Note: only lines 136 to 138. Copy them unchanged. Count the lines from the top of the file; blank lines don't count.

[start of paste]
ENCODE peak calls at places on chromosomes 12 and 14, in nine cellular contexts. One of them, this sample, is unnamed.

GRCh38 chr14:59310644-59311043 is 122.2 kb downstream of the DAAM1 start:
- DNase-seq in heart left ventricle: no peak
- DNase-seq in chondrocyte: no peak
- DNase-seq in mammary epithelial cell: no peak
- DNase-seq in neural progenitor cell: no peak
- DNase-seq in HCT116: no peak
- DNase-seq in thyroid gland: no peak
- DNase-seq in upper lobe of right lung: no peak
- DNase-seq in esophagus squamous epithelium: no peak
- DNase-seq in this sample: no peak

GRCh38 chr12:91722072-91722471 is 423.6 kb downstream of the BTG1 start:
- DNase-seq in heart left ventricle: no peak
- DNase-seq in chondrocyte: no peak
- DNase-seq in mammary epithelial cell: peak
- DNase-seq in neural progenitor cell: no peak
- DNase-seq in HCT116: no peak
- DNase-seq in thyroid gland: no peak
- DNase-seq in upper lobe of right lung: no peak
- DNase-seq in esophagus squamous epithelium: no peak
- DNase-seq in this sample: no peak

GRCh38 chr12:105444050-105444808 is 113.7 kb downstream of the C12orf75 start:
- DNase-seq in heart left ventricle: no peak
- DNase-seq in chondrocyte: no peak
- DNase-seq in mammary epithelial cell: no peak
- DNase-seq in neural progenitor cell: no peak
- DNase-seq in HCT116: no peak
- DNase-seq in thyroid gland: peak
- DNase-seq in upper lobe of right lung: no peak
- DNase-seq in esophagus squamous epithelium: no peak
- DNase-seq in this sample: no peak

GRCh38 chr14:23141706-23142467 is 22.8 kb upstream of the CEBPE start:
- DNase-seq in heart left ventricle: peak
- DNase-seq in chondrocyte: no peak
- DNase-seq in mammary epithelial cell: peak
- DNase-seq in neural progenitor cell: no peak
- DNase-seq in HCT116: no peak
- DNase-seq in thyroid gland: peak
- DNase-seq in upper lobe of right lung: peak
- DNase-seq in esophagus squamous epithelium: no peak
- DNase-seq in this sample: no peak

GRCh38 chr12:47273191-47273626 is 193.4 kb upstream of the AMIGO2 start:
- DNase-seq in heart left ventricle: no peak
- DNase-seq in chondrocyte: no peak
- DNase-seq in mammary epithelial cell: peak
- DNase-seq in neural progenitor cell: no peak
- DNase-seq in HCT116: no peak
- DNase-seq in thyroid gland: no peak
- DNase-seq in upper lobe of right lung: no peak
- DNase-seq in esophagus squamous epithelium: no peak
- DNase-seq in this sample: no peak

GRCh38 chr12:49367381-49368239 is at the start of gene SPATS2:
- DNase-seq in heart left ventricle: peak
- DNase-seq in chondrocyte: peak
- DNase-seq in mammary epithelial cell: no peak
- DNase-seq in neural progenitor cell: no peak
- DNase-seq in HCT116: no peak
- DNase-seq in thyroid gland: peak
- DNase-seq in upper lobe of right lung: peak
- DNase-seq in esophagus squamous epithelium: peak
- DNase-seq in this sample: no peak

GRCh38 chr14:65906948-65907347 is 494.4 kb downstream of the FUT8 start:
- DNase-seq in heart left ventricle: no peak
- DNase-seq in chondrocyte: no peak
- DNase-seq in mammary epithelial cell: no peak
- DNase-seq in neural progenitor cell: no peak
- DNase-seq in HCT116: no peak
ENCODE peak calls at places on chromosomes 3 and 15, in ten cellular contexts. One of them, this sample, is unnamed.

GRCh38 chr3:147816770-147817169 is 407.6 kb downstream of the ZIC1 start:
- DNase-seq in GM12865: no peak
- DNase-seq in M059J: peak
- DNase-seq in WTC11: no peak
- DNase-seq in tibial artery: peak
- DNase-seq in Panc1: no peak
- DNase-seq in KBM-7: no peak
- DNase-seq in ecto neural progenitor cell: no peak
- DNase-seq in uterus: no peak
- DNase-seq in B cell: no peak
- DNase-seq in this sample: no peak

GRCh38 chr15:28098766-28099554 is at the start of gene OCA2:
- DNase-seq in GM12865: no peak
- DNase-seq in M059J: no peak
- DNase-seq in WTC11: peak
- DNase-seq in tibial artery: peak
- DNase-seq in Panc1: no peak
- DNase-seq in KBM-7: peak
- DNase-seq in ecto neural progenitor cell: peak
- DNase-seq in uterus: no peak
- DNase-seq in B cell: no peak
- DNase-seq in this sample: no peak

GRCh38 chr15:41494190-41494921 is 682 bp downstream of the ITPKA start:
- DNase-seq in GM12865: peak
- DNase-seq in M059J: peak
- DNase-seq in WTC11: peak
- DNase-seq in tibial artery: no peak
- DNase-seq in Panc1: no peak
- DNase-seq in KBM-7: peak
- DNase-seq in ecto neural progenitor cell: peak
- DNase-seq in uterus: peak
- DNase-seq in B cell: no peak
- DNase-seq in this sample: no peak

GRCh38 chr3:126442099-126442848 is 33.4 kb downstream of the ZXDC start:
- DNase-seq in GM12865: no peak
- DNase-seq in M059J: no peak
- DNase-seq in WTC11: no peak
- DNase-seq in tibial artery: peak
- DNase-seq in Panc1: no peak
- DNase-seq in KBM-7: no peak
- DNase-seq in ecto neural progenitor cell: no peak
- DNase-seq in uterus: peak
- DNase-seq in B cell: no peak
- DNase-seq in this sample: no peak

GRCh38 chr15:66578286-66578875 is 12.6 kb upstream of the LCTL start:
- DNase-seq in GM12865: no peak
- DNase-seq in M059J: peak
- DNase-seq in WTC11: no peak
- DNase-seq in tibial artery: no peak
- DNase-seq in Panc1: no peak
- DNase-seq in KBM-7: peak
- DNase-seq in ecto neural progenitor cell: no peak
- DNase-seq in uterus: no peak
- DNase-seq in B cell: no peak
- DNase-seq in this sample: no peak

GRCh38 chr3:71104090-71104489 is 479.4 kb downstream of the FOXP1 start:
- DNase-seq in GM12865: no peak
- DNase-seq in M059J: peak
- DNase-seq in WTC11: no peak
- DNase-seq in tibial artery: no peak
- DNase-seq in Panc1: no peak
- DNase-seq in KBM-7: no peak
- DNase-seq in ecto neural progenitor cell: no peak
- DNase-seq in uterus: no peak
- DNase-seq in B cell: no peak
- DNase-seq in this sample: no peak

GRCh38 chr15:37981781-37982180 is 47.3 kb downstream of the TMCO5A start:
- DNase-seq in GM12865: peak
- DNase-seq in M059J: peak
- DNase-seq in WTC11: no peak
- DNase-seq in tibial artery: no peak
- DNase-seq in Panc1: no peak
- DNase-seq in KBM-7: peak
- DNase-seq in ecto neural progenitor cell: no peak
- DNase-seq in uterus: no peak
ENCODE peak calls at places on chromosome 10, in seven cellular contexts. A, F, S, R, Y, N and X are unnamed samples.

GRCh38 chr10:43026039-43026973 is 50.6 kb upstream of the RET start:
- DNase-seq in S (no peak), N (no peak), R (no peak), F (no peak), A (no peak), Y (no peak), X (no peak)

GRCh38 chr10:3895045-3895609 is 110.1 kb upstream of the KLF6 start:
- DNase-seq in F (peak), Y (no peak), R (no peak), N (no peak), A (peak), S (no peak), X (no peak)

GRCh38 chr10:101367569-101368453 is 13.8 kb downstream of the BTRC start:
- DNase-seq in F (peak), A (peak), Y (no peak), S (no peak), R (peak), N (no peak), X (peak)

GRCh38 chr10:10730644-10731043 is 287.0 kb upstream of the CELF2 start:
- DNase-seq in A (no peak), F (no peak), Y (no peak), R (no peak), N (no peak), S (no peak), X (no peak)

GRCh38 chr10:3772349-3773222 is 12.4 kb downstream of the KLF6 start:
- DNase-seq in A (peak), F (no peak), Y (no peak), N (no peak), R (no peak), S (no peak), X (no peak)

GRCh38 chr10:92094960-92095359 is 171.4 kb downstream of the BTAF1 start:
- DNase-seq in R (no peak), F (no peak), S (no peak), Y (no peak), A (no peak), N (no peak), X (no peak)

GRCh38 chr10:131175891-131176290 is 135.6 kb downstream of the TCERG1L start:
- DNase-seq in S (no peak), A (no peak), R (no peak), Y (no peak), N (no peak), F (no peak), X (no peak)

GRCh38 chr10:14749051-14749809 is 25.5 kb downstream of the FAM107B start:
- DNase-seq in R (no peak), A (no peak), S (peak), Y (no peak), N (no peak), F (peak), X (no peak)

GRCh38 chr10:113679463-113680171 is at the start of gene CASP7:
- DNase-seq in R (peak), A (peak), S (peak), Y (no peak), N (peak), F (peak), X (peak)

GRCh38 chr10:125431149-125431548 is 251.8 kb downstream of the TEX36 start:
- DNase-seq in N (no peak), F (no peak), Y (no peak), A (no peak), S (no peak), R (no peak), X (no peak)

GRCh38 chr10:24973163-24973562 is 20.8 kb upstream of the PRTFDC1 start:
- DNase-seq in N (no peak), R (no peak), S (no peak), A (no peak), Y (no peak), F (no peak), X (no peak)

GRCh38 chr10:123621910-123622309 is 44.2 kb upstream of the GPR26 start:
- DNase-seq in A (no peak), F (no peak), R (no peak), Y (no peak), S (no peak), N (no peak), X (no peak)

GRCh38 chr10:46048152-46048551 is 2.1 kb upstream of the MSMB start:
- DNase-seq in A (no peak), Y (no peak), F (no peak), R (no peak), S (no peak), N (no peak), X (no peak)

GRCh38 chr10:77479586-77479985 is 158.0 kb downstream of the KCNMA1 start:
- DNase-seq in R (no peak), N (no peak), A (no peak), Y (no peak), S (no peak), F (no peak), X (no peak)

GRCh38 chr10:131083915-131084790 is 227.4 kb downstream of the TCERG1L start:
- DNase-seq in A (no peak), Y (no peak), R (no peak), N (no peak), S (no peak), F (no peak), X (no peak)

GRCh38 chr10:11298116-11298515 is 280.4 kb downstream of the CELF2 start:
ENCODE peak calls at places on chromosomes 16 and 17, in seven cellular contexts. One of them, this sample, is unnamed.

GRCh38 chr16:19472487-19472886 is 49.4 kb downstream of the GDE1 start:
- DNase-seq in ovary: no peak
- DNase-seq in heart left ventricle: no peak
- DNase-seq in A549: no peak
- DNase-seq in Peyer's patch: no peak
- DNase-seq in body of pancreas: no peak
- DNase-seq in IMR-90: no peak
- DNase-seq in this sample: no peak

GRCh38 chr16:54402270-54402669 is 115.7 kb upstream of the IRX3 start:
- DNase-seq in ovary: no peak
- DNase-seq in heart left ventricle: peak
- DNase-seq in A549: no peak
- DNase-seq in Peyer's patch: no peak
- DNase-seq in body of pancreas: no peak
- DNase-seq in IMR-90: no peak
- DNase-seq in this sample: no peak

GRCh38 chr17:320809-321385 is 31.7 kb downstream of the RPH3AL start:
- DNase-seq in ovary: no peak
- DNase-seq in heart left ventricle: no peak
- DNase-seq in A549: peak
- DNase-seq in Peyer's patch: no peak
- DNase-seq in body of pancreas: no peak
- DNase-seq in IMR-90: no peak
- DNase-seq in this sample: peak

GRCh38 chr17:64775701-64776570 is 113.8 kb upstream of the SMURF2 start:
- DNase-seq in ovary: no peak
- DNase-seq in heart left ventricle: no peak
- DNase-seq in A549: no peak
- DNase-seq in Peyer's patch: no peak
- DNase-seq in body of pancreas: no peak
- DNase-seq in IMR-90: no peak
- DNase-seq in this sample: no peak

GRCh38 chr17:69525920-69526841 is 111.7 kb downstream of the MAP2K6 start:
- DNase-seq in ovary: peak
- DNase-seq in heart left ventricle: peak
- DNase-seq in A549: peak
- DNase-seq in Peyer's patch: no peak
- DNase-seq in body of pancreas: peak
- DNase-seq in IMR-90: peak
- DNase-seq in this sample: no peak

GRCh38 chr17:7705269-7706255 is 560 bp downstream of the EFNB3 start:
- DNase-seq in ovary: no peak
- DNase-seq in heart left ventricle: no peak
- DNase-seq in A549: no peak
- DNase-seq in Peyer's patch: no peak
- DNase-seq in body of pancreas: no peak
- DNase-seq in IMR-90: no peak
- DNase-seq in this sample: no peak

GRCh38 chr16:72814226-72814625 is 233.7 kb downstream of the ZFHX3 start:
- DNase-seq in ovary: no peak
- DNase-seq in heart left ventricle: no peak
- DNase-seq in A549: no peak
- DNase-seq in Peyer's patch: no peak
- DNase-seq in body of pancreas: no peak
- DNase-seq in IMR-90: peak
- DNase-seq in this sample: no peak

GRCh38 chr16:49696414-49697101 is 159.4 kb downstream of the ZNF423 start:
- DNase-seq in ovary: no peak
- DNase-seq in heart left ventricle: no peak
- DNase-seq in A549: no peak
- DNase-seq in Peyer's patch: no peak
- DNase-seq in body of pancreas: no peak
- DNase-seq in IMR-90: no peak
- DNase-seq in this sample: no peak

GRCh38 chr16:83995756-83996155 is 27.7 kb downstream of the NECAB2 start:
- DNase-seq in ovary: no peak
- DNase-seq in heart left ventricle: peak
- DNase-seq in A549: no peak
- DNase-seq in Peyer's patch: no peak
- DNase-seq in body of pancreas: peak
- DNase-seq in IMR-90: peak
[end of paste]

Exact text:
- DNase-seq in GM12865: peak
- DNase-seq in M059J: peak
- DNase-seq in WTC11: no peak